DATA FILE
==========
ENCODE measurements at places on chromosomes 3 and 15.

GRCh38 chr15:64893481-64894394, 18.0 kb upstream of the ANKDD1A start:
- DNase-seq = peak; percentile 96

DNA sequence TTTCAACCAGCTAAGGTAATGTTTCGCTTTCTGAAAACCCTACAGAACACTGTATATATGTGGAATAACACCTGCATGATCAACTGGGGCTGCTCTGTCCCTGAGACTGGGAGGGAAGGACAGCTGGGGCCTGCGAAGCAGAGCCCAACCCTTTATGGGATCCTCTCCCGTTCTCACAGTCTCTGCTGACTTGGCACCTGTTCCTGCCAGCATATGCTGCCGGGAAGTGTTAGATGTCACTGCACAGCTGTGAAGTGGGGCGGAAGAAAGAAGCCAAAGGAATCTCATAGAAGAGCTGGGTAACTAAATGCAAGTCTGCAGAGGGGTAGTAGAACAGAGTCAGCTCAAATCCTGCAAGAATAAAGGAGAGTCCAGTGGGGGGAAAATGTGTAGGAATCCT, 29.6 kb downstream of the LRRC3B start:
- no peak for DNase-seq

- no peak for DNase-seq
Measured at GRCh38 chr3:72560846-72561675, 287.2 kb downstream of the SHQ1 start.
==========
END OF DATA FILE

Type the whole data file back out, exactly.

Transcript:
ENCODE measurements at places on chromosomes 3 and 15.

GRCh38 chr15:64893481-64894394, 18.0 kb upstream of the ANKDD1A start:
- DNase-seq = peak; percentile 96

DNA sequence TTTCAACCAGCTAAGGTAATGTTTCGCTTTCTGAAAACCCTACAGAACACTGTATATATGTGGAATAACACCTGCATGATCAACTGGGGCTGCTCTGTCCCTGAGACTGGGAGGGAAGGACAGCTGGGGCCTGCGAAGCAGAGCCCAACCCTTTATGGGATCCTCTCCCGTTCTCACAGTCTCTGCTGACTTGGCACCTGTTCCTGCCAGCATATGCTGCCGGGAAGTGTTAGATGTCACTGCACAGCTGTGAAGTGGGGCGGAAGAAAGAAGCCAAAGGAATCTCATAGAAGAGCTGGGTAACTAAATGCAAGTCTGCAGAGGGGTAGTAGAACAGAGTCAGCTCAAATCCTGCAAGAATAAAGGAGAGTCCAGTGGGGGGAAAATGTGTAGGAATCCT, 29.6 kb downstream of the LRRC3B start:
- no peak for DNase-seq

- no peak for DNase-seq
Measured at GRCh38 chr3:72560846-72561675, 287.2 kb downstream of the SHQ1 start.